May 2008
Volume 49, Issue 13
Free
ARVO Annual Meeting Abstract  |   May 2008
Mapping of Off-Axis Refractive Errors in Myopic Eyes Using an Auto-Refractometer
Author Affiliations & Notes
  • S. Hasebe
    Ophthalmology, Okayama Univ Medical School, Okayama, Japan
  • M. Saito
    Ophthalmology, Okayama Univ Medical School, Okayama, Japan
  • H. Ohtsuki
    Ophthalmology, Okayama Univ Medical School, Okayama, Japan
  • Footnotes
    Commercial Relationships  S. Hasebe, None; M. Saito, None; H. Ohtsuki, None.
  • Footnotes
    Support  None.
Investigative Ophthalmology & Visual Science May 2008, Vol.49, 3327. doi:https://doi.org/
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      S. Hasebe, M. Saito, H. Ohtsuki; Mapping of Off-Axis Refractive Errors in Myopic Eyes Using an Auto-Refractometer. Invest. Ophthalmol. Vis. Sci. 2008;49(13):3327. doi: https://doi.org/.

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      © ARVO (1962-2015); The Authors (2016-present)

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Abstract
 
Purpose:
 

Hyperopic defocus in the peripheral retina is thought to be a source of elongation of the eye and hence progression of myopia in children. The aim of this study was to determine the validity and reliability of a clinical method to evaluate off-axis (peripheral) refractive errors in myopic eyes.

 
Methods:
 

Recruited in this study were 21 adult subjects who had no ophthalmologic abnormality except for refractive errors (refractive range: -1.25 D to -12.00 D). Subjects were asked to successively look at 9- or 21-point fixation targets located within +/-30 x 30 degrees, refractive errors were measured using an open-field autorefractor FR5000 (Grand Seiko) while subjects were looking at each target. Cycloplegic eye drops were applied before the measurement. In each subject, a quadratic response surface was fitted to the data, and their off-axis refractive errors were represented in a 2-dimensional map (figure). Test-retest repeatability of this map was evaluated by repeating the measurement after an interval of time and comparing the two results.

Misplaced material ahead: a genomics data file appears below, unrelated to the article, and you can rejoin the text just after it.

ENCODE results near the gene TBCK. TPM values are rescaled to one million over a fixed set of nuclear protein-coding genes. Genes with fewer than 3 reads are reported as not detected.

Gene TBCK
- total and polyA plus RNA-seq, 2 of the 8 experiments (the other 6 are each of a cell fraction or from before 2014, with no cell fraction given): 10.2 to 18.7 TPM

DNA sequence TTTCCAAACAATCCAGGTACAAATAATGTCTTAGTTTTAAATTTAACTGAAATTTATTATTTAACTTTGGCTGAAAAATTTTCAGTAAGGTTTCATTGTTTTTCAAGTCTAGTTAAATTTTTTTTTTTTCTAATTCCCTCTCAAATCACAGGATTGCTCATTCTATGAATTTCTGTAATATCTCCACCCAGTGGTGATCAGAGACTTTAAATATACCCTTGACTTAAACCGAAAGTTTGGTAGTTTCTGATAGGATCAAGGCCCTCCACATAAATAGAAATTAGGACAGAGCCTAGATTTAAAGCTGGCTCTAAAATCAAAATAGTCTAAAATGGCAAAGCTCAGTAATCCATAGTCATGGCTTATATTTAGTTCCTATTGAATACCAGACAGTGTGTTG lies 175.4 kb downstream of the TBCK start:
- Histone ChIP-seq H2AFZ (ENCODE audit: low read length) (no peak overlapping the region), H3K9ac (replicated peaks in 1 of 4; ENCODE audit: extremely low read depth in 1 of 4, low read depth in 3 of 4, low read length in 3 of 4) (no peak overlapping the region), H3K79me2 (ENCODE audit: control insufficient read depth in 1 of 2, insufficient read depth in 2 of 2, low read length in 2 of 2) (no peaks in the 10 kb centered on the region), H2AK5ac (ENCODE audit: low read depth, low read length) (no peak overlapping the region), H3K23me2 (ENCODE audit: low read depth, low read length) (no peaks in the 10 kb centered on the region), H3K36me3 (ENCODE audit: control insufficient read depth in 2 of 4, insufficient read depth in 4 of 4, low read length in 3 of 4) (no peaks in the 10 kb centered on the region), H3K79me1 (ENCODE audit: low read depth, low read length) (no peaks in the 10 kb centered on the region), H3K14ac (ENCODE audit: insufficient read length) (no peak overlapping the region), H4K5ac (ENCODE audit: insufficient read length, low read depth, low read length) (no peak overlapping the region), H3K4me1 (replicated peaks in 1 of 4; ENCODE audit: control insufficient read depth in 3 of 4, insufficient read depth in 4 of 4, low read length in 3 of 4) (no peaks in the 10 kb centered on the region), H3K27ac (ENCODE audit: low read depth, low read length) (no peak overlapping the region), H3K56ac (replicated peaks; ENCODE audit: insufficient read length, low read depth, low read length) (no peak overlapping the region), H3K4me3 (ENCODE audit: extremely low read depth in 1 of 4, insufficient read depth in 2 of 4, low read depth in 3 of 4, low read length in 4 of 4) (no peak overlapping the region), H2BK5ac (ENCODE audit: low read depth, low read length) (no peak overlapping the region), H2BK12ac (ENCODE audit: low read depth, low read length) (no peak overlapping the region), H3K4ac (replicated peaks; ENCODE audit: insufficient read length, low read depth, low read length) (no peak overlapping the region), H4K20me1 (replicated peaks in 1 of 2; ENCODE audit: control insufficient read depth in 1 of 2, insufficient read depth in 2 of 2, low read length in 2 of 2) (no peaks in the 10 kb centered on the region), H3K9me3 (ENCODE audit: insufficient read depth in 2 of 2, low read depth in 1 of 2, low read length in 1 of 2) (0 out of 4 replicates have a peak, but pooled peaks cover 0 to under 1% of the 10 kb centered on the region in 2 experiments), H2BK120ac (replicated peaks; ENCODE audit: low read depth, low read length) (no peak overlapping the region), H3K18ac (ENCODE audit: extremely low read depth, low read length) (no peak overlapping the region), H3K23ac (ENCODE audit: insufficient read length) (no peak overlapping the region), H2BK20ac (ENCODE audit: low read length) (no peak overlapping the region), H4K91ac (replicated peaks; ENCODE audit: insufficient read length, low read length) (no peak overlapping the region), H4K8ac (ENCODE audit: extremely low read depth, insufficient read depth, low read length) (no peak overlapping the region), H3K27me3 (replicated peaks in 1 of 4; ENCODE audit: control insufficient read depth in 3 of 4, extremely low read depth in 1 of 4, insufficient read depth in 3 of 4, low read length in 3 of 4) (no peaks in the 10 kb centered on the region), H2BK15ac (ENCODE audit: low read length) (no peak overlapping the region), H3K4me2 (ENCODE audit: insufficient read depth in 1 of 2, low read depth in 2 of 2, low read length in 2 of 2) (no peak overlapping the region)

Results:
 

Compared with the axial refractive error, refractive errors in the peripheral retina were frequently more hyperopic in patients with moderate to high myopia. The amount of the difference in refraction between the fovea and peripheral retina 30 degrees from the fovea reached 8 D at most and significantly correlated to the axial refractive error (R2> 0.54, P<0.02) except in the lower meridian. Overall repeatability of the map (95% limits of agreement) was +/-1.19 D, whereas that for the axial measurement was +/-0.69 D.

 
Conclusions:
 

The mapping of peripheral refractive errors demonstrated the relationship between peripheral refractive errors and ocular shape as previously reported under experimental conditions. Further studies are required to estimate systematic measurement errors involved in this method.  

 
Keywords: refractive error development • myopia • refraction 
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